The CRC encourages use of its extensive collections by all interested parties at its well-maintained facility in Building 810, on the Denver Federal Center. A well-lit and spacious core examination room is available to users of the core collection. Binocular microscopes, water spray bottles, and 10% hydrochloric acid are provided. A photo stand and floodlights are available for use by visitors who bring their own cameras to photograph sections of core.
A separate cuttings examination room, equipped with microscopes, oil fluoroscopes, and a new sample dryer, is available to users of the large cuttings collection. For viewing and photographing thin sections, the CRC has two petrographic microscopes with computers and digital cameras. Users are allowed to bring a thumb drive to save their photomicrographs. The CRC has over 25,000 thin sections derived from the cores and cuttings in the CRC collections.
Adjacent to the examination rooms, the CRC has a small conference room and a large lecture room. In conjunction with a core or cuttings viewing appointment, researchers may reserve one or both of these rooms for showing presentations to colleagues or for conducting core workshops. Ten people can be seated around the large table in the conference room. The lecture room holds 45 people when set up like a classroom or 90 when arranged auditorium-style. When not occupied by users of the CRC collections, these rooms are exclusively reserved for use by USGS or other Federal agencies for official business meetings.
The CRC receives up to 2000 visits each year from researchers representing Federal and State agencies, industry, and educational institutions in the U.S. and abroad. For the past 40 years the geologic community has benefitted from the invaluable collections maintained at the CRC.
The Core Research Center is located at the southwest side of Building 810, on the Denver Federal Center. Viewing of cores or cuttings is by appointment only. The CRC is open to the public Monday-Friday, 8:00 a.m. - 3:00 p.m. To obtain more information or to schedule a visit to the CRC, please email email@example.com or call 303-202-4851.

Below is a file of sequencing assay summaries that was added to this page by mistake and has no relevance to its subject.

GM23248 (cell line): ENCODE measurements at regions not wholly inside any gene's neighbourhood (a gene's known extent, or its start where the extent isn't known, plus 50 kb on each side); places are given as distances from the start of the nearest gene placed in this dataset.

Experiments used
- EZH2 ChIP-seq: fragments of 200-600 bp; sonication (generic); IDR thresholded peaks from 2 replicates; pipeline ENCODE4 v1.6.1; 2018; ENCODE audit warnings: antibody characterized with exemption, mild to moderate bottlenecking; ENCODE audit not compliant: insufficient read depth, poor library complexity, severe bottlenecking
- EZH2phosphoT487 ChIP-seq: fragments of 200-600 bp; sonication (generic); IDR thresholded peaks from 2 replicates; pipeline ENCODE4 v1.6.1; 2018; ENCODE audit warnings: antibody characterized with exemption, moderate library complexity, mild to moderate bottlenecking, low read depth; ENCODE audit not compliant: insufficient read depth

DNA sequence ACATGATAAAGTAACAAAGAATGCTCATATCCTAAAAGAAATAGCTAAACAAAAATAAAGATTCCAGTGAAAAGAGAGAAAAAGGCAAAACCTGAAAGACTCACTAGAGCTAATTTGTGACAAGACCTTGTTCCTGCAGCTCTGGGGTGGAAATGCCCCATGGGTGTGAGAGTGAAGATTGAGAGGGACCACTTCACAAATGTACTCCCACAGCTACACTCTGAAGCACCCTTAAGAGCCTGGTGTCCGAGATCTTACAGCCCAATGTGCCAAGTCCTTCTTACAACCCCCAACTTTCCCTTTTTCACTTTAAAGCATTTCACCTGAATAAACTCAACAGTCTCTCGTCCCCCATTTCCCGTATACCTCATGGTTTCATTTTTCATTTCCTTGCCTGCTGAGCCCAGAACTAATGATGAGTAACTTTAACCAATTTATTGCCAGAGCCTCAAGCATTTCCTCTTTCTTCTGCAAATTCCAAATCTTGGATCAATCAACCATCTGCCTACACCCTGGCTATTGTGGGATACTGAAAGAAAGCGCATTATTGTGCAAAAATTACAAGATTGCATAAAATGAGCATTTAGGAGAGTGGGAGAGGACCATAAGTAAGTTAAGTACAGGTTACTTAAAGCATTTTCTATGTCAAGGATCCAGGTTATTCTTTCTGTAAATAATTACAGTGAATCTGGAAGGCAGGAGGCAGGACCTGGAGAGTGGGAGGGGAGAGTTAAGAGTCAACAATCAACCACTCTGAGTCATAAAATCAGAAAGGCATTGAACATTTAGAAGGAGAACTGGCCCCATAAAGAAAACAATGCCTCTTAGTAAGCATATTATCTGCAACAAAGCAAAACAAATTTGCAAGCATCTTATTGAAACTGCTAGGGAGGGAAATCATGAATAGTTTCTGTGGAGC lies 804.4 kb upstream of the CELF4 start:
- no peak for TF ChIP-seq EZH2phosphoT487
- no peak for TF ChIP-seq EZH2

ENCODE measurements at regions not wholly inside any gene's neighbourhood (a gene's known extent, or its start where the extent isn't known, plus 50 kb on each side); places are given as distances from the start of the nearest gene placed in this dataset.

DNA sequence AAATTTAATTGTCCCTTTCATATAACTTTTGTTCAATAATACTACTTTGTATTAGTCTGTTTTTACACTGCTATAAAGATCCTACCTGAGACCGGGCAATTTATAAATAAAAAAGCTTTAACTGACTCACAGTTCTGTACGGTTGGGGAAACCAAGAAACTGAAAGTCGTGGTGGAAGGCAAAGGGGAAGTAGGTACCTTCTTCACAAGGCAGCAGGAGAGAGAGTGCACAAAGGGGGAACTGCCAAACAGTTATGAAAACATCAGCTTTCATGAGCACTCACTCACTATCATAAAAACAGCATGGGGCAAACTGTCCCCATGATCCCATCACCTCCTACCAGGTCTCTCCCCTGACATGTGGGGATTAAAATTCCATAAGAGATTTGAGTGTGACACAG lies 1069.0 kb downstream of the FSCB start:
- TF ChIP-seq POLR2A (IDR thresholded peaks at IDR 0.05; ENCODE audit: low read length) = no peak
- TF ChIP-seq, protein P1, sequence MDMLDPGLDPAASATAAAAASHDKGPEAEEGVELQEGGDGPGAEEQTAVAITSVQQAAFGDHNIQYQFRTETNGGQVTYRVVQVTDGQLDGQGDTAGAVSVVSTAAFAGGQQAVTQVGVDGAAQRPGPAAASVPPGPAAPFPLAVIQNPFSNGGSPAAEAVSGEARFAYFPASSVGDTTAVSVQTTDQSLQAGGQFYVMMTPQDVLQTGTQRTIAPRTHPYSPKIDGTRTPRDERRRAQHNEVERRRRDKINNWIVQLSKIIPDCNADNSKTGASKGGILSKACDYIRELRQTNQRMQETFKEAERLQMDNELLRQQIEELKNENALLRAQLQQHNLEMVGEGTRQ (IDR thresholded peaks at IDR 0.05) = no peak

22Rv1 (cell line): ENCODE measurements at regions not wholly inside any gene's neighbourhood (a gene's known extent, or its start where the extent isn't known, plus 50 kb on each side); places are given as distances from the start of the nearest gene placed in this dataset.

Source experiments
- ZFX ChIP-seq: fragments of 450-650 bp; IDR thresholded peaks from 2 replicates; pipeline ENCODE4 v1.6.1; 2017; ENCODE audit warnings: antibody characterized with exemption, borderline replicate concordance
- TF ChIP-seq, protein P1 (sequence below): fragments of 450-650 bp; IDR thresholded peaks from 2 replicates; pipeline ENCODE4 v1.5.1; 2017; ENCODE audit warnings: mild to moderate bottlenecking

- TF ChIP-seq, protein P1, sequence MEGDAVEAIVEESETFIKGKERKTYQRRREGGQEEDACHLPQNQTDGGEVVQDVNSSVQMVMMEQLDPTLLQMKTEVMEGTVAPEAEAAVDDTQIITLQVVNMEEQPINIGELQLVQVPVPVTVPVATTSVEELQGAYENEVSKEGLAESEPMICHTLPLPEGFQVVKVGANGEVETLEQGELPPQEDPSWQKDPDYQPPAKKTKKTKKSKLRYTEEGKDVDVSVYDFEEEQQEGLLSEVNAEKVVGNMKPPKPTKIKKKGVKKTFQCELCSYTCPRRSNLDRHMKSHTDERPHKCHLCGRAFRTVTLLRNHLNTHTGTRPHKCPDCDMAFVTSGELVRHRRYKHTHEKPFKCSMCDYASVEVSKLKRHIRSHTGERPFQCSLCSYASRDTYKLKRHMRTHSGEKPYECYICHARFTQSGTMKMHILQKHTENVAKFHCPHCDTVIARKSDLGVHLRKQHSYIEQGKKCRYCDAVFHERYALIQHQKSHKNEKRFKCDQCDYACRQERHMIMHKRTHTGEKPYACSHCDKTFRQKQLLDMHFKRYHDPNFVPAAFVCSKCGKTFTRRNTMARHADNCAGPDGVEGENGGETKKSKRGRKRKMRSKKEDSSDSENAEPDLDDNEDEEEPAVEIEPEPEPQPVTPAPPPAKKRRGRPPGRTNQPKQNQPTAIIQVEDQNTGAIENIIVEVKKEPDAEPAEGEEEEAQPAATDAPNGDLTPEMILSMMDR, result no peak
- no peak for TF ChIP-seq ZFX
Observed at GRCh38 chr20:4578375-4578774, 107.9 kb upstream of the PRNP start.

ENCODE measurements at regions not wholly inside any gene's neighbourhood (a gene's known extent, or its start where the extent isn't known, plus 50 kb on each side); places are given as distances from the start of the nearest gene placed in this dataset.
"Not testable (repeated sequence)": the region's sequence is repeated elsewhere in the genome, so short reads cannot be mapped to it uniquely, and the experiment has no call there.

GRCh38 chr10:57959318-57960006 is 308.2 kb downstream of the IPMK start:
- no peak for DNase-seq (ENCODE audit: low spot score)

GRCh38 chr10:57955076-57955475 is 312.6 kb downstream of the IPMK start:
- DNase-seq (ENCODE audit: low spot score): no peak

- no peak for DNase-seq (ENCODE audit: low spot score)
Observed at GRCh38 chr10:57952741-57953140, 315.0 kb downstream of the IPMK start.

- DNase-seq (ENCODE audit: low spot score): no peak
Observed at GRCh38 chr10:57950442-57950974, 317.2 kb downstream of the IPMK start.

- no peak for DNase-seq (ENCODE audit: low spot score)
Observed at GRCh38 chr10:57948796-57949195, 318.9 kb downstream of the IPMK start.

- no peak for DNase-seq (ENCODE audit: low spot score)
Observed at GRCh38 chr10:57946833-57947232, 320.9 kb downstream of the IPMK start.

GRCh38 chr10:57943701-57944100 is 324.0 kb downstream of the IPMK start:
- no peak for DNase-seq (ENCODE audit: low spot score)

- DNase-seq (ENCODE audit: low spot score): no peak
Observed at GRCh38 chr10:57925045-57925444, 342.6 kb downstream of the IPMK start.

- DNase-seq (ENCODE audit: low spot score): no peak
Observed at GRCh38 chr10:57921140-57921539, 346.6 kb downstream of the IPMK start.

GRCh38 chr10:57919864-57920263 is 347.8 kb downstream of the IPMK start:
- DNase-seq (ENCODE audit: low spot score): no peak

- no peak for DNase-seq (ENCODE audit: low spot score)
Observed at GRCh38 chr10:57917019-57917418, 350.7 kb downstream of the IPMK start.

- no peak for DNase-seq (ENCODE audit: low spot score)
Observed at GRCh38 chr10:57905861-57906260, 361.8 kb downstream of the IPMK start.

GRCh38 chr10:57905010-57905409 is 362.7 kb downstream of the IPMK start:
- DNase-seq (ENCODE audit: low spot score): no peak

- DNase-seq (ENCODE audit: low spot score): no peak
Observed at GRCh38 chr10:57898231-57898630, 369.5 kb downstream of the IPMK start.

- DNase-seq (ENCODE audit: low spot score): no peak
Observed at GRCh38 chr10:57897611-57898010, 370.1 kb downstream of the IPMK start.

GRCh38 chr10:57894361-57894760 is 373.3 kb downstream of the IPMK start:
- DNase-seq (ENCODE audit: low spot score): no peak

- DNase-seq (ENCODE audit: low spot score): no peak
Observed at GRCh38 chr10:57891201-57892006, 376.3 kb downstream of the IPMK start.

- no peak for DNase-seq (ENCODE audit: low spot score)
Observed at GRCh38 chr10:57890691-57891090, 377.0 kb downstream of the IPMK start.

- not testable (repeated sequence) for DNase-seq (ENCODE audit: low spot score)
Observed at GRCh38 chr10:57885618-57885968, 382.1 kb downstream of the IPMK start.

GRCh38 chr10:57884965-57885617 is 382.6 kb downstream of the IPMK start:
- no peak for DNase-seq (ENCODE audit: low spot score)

In 1974 the U.S. Geological Survey (USGS), in cooperation with the Rocky Mountain Association of geologists, established a permanent free-access core repository in Denver. The purpose of the repository is to rescue rock cores threatened with destruction or disposal, process and store them in an efficient manner, and make them available for observation and sampling by all interested parties. The collection contains full-diameter cores, slabbed cores, and well cuttings.
The Center is one of the largest public core repositories in the country and has cultivated a high degree of trust and integrity with its donors and users. Conservative estimates, based on the value of cores housed at this facility, indicate that the public cost of storage per year is only about 0.5 percent of the original cost of drilling, and 0.05 percent of what it would cost to drill the cores today. The USGS can store the cores, which are used for educational and research purposes, for at least 200 years before reaching the original cost of drilling.
The USGS maintains the most diverse public-access core collections in the country.
A variety of core sub-collections are available in the repository, including those from oil shale development; Eniwetok Atoll; Cajon Pass, California; Yellowstone Park; and off-shore wells. In addition CRC curates one of the country's larger collections of cuttings (rock chips) brought to the surface during drilling operations, which are invaluable for constructing geologic concepts of an area. The core and cuttings collection is also accompanied by a large collection of thin sections, which are used to examine microscopic details of the rocks. Images of the thin sections and photographs of some cores are available for viewing and download. Files containing chemical and physical analyses, core descriptions, stratigraphic charts, and various other analyses performed by previous users of the collection can also be downloaded. Click on the library number in the Well Catalog lists to find links to the image and report files.
The USGS curates one of the country's larger collections of drillhole material.
The CRC houses about 2 million feet of core in the general collection of petroleum exploration and development holes as well as in specialized collections. These cores come from 33 states and about 95 percent were donated by petroleum and mining companies, State geological surveys, other Federal agencies, and universities; about 5 percent are special scientific cores drilled by the USGS. In addition, the CRC maintains over 25,000 thin sections taken from cataloged cores and cuttings. Cuttings from over 52,000 wells in 27 States are also housed at the repository. This unique collection of cuttings represents around 240 million feet of drilling at a replacement cost of over $80 billion.